First Maine Spring, Revisited
We had a real winter this year. Even lifelong Mainers around town - and there are still plenty, for all the in-migration and property tax jumps and demographic drift - were shaking their heads, muttering about the snow, the accidents, the cost of heating oil. My new driveway needed plowing on fifteen separate occasions, despite my stoic disregard of piddling, ankle-deep build-ups. My daughter, Callie, freshly licensed to drive, slid into a little ditch, while I, with decades of experience, slid into a big one. We downed chicken soup by the decaliter. Mold colonized the window frames of our brand-new cottage. I forged a close bond with the crazy artist down the road who, each evening at six, weather be damned, shakes up a dry martini.
Spring this year has been a deliverance. More than that: a revelation.
I guess we knew it was coming. The calendar said so. We vaguely remembered it having come once or twice before. But those springs of memory were dank and gray and feeble, seasons of mud, of dead wreaths, of battered gardens. This year spring is different. This year everything is new.
A Maine spring, in the usual course of events, staggers in on a note of general exhaustion, like the curtain call after an Edward Albee play. Rarely are there exceptions: springs of dazzling brilliance, of unaccustomed warmth, of startling renascence. To me, this feels like one of them.
No doubt it's greatly subjective. Of the twenty Maine springs I've witnessed, only three stand out. There was, of course, my first.
A son of Virginia, I'd survived a whole winter Down East: hooray! Now at last I could step outdoors wearing fewer than seven layers of clothing. Now I could gather up all those returnable bottles that once held fortifying red wine - our primary heating source that year in a drafty rented cape. Now I could break out the croquet set and invite our new friends to a Memorial Day barbecue. (I hear you snickering. Didn't I realize that on Memorial Day it's always forty-two degrees, blustery, and miserable? No, smart aleck: that first spring, I did not.)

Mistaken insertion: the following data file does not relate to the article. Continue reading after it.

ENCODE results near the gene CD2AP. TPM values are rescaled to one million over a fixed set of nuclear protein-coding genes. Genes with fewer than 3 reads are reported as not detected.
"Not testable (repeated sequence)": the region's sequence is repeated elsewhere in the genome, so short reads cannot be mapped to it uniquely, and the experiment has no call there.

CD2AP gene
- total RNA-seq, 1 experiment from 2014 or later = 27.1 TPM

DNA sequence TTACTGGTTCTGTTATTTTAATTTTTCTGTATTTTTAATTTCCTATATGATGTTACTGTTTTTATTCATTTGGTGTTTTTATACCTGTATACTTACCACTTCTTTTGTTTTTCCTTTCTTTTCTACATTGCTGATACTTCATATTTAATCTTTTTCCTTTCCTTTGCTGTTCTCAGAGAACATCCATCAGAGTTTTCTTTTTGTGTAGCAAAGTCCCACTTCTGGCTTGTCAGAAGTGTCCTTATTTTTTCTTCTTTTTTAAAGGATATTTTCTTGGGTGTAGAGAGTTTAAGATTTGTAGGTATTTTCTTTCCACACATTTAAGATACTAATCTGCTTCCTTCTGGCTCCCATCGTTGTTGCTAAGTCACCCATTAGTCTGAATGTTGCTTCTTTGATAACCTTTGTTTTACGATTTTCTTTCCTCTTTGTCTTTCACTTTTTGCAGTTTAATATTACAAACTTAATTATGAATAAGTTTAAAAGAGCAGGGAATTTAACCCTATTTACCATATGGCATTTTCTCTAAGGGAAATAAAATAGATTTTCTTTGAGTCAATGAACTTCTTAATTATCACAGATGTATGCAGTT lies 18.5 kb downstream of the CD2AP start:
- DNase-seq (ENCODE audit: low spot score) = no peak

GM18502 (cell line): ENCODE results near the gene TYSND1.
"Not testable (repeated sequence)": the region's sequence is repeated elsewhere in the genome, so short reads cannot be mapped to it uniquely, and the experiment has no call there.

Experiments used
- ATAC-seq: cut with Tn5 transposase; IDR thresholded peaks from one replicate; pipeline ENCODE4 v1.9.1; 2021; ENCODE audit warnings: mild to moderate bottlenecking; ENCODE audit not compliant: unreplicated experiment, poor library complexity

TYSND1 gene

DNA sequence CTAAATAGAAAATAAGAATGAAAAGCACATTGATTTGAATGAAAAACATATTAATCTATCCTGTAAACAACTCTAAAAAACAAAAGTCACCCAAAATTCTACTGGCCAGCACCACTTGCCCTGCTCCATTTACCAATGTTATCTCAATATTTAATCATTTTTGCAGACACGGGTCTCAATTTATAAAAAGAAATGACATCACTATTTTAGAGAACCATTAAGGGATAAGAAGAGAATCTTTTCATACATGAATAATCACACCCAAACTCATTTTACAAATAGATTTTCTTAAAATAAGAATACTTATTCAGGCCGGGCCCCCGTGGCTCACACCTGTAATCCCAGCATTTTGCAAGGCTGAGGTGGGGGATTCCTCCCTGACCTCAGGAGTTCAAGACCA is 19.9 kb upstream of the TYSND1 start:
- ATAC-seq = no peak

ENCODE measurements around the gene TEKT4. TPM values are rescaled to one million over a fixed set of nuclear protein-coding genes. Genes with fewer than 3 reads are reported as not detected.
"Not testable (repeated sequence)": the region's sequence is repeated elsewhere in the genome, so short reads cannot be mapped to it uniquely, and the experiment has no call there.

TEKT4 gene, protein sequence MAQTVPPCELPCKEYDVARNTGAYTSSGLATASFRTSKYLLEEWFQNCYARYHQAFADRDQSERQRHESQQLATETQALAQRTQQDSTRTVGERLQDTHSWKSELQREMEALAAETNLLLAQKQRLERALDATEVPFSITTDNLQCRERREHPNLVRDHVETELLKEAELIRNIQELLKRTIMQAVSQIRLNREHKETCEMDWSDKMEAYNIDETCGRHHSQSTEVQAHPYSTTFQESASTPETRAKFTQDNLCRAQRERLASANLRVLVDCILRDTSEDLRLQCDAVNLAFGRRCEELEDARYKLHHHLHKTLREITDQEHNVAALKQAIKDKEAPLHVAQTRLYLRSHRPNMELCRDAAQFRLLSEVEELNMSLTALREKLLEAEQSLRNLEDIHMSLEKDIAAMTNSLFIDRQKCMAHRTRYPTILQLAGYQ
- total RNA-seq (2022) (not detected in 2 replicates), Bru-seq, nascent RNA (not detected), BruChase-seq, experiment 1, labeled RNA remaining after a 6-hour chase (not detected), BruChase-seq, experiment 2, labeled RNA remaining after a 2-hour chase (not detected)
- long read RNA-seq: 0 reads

Then there was the year - 1992, it must have been - when spring showed up early and the daffodils were breaking into bloom at our tiny pondside cottage when my newborn son, Tristan, came home with his mommy from the hospital. Cue the Sinatra: that was a very good year.
Now suddenly, out of nowhere, comes this new, amazing, revelatory spring. Winter, which had seemed interminable, can now be seen as mere prologue. This, this is the real show, the essence of Maine. Was there ever a color so pure as the vermillion of that pieris leaf, the chartreuse of that dogwood? Did the sun ever pour with such syrupy extravagance over the field? Has moss ever glowed with such emerald luminosity? Was the earth this soft, this black, this ripe last year? Were the neighbors so friendly? The earthworms so fat? My teenagers so endearingly coltish? I refuse to believe it.
It's like my first Maine spring. All over again.